David DeCosse
The Catholic Church is not, as many old hands in the Vatican are quick to say, a democracy. But that quick judgment may arise in part because those old hands have not sufficiently come to terms with modern democracy itself. The chapter titled Political Community in the Vatican’s recently published Compendium of the Social Doctrine of the Church is a case in point. No fair assessment could deny that the church todayin Rome and throughout the worldis one of the great defenders of democracy. But the compendium’s chapter on the political community reveals weaknesses in that defense. In the spirit of constructive criticism, I would like to call attention to four: the chapter’s articulation of the political virtue of love, the chapter’s relative inattention to the role of power in politics, its subordination of democratic politics to abstractly ethical concerns, and the use of the form of compendium itself as a means for engaging in dialogue with the contemporary democratic world.Love and Democracy

One of the strongest aspects of the chapter on the political communityand of the compendium itselfis its insistence on love as the greatest social virtue. The chapter states that the full meaning of political life cannot be explained by reference to justice alone. Rather, love understood as solidarity is said to encompass all of the other virtues applicable to this sphere. And the meaning of political life is fulfilled, the chapter notes, when it is based on civil friendship and on fraternity. Moreover, what Christians must primarily aim at in their political action is the establishment of community relationships among people. The church’s move toward considering political life primarily in terms of love and community gained great prominence at the Second Vatican Council. But in the compendium this emphasis sounds a renewing and welcome note in at least two ways. First, this emphasis on love checks a drift in Catholic circles to use the language of justice alone when addressing social and political problems of the day. Of course, there is great sense in using such language. But the integral nature of Catholic thought never permits the separation of justice from love, of the right from the good.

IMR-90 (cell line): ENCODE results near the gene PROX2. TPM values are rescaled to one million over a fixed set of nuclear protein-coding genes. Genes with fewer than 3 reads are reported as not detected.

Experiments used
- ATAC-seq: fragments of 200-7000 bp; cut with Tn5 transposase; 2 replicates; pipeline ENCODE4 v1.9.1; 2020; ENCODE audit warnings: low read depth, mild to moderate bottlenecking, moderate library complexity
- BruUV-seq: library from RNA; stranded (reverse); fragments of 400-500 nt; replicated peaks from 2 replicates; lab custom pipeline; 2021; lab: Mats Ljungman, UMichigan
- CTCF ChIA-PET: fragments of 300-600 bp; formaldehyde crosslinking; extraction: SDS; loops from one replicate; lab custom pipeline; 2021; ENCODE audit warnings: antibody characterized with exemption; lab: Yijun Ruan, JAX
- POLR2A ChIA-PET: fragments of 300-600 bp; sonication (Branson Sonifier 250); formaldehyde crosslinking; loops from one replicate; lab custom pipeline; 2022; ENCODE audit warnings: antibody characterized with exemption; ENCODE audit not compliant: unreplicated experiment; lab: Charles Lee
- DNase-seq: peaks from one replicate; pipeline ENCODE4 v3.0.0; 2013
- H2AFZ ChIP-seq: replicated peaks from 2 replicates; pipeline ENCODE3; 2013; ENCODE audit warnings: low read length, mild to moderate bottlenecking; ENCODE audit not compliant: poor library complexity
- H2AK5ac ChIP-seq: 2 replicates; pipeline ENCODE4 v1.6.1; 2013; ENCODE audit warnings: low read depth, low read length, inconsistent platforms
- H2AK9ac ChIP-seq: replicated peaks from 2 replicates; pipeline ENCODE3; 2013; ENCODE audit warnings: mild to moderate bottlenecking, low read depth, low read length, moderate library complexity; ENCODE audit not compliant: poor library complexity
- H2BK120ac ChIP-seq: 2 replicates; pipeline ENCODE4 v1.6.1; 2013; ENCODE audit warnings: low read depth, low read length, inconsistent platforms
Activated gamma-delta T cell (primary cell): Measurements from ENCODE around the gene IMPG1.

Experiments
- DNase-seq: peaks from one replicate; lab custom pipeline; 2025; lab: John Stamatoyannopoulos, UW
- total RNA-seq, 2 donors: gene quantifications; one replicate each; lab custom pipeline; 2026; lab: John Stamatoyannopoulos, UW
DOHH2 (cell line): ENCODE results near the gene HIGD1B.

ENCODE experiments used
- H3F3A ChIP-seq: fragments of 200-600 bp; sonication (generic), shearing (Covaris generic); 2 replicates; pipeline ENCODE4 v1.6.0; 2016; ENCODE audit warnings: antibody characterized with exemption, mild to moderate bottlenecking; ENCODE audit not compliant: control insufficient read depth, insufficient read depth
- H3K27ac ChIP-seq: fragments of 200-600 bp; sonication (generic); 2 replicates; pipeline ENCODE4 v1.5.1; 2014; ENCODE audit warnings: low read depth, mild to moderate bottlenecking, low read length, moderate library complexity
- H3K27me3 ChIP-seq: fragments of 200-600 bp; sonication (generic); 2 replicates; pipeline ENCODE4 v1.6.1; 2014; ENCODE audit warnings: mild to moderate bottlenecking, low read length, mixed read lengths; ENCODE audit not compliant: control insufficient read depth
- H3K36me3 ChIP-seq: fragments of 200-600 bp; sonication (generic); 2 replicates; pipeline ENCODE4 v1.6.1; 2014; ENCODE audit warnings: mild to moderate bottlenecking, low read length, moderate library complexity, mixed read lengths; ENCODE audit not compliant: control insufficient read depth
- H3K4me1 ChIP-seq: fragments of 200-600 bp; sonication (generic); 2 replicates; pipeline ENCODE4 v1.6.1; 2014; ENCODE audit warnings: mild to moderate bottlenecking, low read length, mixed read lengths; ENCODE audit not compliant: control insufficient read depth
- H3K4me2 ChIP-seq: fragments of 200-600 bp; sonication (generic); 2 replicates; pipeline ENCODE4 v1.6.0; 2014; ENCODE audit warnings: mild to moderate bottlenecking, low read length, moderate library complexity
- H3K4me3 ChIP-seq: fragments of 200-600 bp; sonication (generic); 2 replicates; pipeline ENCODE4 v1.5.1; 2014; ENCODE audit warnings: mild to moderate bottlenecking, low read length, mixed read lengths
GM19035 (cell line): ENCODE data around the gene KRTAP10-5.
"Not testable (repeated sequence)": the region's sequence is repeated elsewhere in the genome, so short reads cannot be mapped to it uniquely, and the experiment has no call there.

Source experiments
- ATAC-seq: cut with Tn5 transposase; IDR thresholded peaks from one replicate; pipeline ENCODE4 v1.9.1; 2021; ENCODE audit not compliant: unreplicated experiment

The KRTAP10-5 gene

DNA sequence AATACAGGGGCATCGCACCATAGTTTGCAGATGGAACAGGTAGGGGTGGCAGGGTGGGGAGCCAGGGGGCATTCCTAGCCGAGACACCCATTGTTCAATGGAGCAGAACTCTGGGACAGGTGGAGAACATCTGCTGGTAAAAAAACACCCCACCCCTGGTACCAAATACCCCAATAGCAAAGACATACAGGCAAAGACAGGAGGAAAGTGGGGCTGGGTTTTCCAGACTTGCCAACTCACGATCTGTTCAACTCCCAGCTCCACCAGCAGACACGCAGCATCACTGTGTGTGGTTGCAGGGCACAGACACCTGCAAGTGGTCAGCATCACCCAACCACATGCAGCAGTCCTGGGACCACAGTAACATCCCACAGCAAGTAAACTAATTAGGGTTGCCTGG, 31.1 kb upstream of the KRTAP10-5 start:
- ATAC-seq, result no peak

Moreover, the language of justice alone does not capture the dynamism and attachments that mark political life. Truly it was a failure of justice that poor, African-American citizens waited for days to be rescued from floodwaters in New Orleans. The governmental collapse that left them there was a colossal failure of social justice andinsofar as the same neglect would never have been allowed to happen in a white suburba clear instance of unjust, discriminatory treatment. But even more fundamentally, it was a failure of love that caused their rescue to be delayed. Love makes one see in the neighbor another self, the compendium says. But it was precisely the refusal of such an identification that stymied the evacuation. To a disturbing degree, people did not really care because they did not see in those waiting at the convention center other selves.

However welcome is the compendium’s emphasis on love in the political life, though, the emphasis remains underdeveloped. In particular, love is not well correlated with the related virtuestaking into account the interests of others, engaging freely with others to resolve political problemsinculcated by democratic politics.

Power and Politics

The Protestant ethicist Paul Ramsey noted how Catholic thought at times emphasized the common good, human rights and justice so much that the realities of power in politics were lost to view. Power, Ramsey argued, is not extrinsic to politics. Rather, it is part of the nature of politics itself. The compendium’s chapter on the political community is not deaf to such concerns. Political power is acknowledged as inherent in the order created by God.

But power is often portrayed in a largely negative light. It is viewed not so much as an intrinsic reality of politics but as a temptation for politicians, in antithesis to ethical values. Or power makes only a cameo appearance. Thus, for instance, the state is discussed in the chapter with only oblique reference to its monopoly of the means of coercion and to the issue of the relationship between coercion and law. Moreover, civil society is rendered as a scene of voluntary cooperation among citizens and intermediate groups in which power dynamics play only a small role.

There are several consequences of this insufficient acknowledgment of the role of power. One is that, without such an acknowledgment, it is not possible to appreciate the normative complexity of the interplay between freedom and force at issue in many controversial laws. Too often in the church these days, laws pertaining to issues like abortion and stem cell research are discussed in undue abstraction from that complexity. Another result is that the crucial and specifically political concept of public order, invoked by Vatican II’s Declaration on Religious Freedom (Dignitatis Humanae, 1965), plays a surprisingly marginal role in the chapter.